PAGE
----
In another embodiment of the present invention, a semiconductor inductor is disclosed. The semiconductor inductor includes a first inductor structure which is of a copper material. The first inductor has an inductor geometry and the first inductor is defined to a partial depth within an oxide layer that is disposed over a substrate. A metallization line which is of the copper material is defined in the oxide layer to the same partial depth of the oxide layer. The semiconductor inductor also includes a conductive via of the same copper material defined in a remaining depth of the oxide layer relative to the partial depth such that the conductive via interconnects the metallization line to another feature. In addition, a second inductor structure of the same copper material and having the inductor geometry forms the semiconductor inductor. The second inductor structure is disposed in the remaining depth of the oxide layer.

The many advantages of the current invention should be recognized. The present invention allows for the formation of a semiconductor inductor using standard fabrication techniques which do not require additional fabrication steps. In addition, the inductor of the present invention can be fabricated to have low resistance and a high quality factor. Other aspects and advantages of the invention will become apparent from the following detailed description, taken in conjunction with the accompanying drawings, illustrating by way of example the principles of the invention.

BRIEF DESCRIPTION OF THE DRAWINGS

The present invention will be readily understood by the following detailed description in conjunction with the accompanying drawings. Therefore, like reference numerals designate like structural elements.

FIG. 1 shows an etch operation being performed to form trenches in a semiconductor structure in accordance with one embodiment of the present invention.

FIG. 2A illustrates the formation of metallization lines and the formation of an inductor line in accordance with one embodiment of the present invention.

FIG. 2B shows an oxide etch operation being performed on a semiconductor structure in accordance with one embodiment of the present invention.

FIG. 2C illustrates the formation of a first inductor trench and metallization line trenches in accordance with one embodiment of the present invention.

FIG. 2D shows an oxide etch operation being performed on a semiconductor device to form inductor line trenches and via trenches according to one embodiment of the present invention.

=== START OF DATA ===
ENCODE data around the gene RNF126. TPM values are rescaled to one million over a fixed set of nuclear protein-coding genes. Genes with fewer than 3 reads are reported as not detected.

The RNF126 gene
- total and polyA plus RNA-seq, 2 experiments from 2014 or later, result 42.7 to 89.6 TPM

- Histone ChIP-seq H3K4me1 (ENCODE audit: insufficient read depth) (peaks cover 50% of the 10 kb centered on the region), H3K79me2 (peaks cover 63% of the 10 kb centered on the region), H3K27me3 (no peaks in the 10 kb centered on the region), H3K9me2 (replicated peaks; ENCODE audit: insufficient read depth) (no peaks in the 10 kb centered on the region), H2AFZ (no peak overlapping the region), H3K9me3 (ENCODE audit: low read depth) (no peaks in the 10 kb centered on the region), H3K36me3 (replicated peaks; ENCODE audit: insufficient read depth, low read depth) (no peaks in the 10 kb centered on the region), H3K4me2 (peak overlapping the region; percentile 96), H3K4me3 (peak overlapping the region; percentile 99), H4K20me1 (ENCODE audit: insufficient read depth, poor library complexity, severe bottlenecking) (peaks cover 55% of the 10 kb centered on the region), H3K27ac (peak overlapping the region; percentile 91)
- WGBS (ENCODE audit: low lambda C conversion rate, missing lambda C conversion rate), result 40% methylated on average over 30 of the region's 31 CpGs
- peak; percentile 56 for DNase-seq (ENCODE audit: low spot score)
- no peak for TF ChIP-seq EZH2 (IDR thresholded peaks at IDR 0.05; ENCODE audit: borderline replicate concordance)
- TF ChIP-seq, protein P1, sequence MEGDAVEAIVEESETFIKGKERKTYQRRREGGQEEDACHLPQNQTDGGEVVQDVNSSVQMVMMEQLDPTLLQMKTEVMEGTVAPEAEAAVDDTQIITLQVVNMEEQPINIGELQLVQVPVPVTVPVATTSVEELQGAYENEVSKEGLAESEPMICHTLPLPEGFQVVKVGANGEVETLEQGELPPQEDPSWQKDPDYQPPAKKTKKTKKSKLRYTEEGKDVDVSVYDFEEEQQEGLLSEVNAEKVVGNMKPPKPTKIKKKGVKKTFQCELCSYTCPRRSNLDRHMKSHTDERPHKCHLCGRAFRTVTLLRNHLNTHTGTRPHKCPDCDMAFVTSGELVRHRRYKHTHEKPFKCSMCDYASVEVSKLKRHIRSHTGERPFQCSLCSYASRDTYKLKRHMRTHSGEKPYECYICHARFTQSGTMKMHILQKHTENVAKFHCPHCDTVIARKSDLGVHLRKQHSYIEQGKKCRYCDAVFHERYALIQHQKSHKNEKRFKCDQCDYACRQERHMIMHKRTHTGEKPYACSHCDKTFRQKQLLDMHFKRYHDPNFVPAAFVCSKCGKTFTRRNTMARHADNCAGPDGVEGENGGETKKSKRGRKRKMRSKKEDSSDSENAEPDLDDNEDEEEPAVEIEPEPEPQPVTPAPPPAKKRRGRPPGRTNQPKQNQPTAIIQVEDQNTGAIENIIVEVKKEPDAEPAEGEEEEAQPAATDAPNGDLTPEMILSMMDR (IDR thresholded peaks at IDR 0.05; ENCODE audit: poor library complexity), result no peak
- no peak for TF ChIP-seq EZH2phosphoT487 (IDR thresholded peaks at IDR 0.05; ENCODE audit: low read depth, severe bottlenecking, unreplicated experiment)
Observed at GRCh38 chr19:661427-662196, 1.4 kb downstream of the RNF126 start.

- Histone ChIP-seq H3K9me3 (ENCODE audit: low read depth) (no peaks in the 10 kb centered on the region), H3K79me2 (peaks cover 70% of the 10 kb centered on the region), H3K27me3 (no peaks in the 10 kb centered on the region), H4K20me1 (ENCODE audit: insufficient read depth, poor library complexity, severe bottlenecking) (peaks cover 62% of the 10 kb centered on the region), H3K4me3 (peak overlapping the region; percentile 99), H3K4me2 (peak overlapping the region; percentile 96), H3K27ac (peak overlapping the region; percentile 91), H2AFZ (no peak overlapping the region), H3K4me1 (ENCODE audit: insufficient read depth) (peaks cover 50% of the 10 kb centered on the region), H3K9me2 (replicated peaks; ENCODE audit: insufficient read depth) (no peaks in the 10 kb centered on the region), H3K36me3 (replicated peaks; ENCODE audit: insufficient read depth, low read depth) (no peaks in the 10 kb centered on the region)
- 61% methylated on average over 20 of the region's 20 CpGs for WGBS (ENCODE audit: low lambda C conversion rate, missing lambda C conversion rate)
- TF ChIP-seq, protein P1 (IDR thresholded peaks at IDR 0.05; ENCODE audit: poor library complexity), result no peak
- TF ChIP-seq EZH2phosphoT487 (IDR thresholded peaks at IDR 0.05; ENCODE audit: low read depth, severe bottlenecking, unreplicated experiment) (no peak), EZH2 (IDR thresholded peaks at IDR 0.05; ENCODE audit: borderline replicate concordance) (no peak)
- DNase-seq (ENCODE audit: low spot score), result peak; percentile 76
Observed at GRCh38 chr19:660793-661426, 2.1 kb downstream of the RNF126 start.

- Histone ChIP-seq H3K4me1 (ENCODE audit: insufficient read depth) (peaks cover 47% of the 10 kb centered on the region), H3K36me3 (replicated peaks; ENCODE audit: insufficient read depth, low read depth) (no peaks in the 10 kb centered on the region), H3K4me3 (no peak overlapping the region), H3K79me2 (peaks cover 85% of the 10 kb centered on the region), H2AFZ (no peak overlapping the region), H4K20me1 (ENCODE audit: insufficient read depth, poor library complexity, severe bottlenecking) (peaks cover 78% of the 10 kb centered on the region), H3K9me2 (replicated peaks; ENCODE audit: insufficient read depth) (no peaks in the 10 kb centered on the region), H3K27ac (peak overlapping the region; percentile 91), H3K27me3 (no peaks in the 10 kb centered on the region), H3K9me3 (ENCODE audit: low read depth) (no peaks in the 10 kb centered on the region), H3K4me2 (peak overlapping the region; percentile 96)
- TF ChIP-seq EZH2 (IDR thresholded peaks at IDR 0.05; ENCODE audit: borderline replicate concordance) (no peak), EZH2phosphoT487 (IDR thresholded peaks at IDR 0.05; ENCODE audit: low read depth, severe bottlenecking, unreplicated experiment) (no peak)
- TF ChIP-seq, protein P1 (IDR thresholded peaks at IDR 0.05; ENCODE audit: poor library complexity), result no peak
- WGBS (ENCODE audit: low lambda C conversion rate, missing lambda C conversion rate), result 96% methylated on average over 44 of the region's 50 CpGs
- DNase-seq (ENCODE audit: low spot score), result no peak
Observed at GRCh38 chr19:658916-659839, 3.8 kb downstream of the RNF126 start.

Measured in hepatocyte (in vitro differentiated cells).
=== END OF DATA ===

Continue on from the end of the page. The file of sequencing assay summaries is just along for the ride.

FIG. 2E shows a semiconductor structure with formed metallization lines and a formed inductor line in accordance with one embodiment of the present invention.

FIG. 3 shows the semiconductor structure with an inductor line and metallization lines formed in an oxide layer in accordance with one embodiment of the present invention.

FIG. 4 shows an additional metallization layer in a semiconductor structure having an inductor line, metallization lines and a conductive via in an oxide layer in accordance with one embodiment of the present invention.

FIG. 5 shows inductor lines with barrier layers and seed layers in accordance with one embodiment of the present invention.

FIG. 6A is a top view of a semiconductor structure showing an inductor and metallization lines in accordance with one embodiment of the present invention.

FIG. 6B is a top view of a semiconductor structure illustrating an inductor at a different depth within an oxide layer.

FIG. 7 is a flowchart showing a method for forming an inductor in a semiconductor structure in accordance with one embodiment of the present invention.

DETAILED DESCRIPTION OF THE PREFERRED EMBODIMENTS

A semiconductor inductor and a method for making a semiconductor inductor is disclosed. In the following description, numerous specific details are set forth in order to provide a thorough understanding of the present invention. It will be understood, however, to those skilled in the art, that the present invention may be practiced without some or all of these specific details. In other instances, well known process operations have not been described in detail in order not to unnecessarily obscure the present invention.

The present invention uses damascene processes and dual damascene processes to form an inductor, metallization lines, and conductive vias within a semiconductor structure. The conductive vias interconnect the metallization lines with other metallization lines located throughout the semiconductor structure to form features within the semiconductor device. The metallization lines are formed by etching trenches into an oxide layer.